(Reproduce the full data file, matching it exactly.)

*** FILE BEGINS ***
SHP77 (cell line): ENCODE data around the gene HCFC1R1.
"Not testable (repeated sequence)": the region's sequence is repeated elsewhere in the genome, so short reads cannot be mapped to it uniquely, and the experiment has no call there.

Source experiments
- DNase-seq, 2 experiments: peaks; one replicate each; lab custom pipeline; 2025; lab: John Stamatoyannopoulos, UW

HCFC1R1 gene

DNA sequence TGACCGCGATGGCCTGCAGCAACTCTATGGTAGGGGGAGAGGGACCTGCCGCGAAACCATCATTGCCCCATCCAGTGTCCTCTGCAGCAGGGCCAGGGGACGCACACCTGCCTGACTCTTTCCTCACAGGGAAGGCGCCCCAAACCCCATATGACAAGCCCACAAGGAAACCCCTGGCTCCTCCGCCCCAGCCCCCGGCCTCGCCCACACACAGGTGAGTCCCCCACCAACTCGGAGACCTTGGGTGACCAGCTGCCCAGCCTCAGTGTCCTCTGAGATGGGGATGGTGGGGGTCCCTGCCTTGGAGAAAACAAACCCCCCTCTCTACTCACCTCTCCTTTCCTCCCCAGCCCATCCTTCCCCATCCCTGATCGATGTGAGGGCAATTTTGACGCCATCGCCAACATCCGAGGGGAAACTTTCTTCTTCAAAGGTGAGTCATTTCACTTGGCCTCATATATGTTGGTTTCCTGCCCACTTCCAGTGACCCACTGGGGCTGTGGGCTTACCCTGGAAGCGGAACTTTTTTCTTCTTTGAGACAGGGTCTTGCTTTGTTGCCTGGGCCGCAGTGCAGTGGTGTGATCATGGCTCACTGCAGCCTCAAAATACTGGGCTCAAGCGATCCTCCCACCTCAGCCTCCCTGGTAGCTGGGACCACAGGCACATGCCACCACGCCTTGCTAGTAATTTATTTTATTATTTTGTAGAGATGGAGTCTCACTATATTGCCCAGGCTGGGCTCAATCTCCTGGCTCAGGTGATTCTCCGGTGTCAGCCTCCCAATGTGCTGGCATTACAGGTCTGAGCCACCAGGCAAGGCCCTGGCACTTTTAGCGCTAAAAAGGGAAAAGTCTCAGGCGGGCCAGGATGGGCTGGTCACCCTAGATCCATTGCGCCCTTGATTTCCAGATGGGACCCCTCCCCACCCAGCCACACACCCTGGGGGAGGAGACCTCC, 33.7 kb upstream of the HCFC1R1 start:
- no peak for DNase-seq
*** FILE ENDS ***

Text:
SHP77 (cell line): ENCODE data around the gene HCFC1R1.
"Not testable (repeated sequence)": the region's sequence is repeated elsewhere in the genome, so short reads cannot be mapped to it uniquely, and the experiment has no call there.

Source experiments
- DNase-seq, 2 experiments: peaks; one replicate each; lab custom pipeline; 2025; lab: John Stamatoyannopoulos, UW

HCFC1R1 gene

DNA sequence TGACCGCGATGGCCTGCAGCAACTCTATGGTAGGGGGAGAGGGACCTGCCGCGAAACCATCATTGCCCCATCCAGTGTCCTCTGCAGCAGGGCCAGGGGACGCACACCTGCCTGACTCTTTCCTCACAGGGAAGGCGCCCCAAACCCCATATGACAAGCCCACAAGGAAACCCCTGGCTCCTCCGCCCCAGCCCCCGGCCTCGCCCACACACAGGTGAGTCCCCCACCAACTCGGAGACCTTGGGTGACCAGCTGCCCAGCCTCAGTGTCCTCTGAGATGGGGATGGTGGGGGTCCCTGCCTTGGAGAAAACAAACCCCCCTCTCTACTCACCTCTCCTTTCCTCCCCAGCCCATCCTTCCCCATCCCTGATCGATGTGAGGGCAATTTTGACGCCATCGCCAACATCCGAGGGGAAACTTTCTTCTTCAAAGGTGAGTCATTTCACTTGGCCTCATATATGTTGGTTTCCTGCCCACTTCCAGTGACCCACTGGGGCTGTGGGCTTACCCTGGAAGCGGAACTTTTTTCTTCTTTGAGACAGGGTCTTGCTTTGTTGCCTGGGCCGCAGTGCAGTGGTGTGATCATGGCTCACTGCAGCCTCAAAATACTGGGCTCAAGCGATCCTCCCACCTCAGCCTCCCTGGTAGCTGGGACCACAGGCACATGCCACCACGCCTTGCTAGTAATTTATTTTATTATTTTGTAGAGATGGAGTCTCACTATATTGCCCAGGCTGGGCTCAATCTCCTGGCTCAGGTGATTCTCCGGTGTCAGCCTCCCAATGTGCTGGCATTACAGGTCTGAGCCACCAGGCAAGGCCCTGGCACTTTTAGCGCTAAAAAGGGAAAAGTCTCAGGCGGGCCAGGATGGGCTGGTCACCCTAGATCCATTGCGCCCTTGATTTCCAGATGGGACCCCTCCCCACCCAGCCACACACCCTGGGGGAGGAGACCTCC, 33.7 kb upstream of the HCFC1R1 start:
- no peak for DNase-seq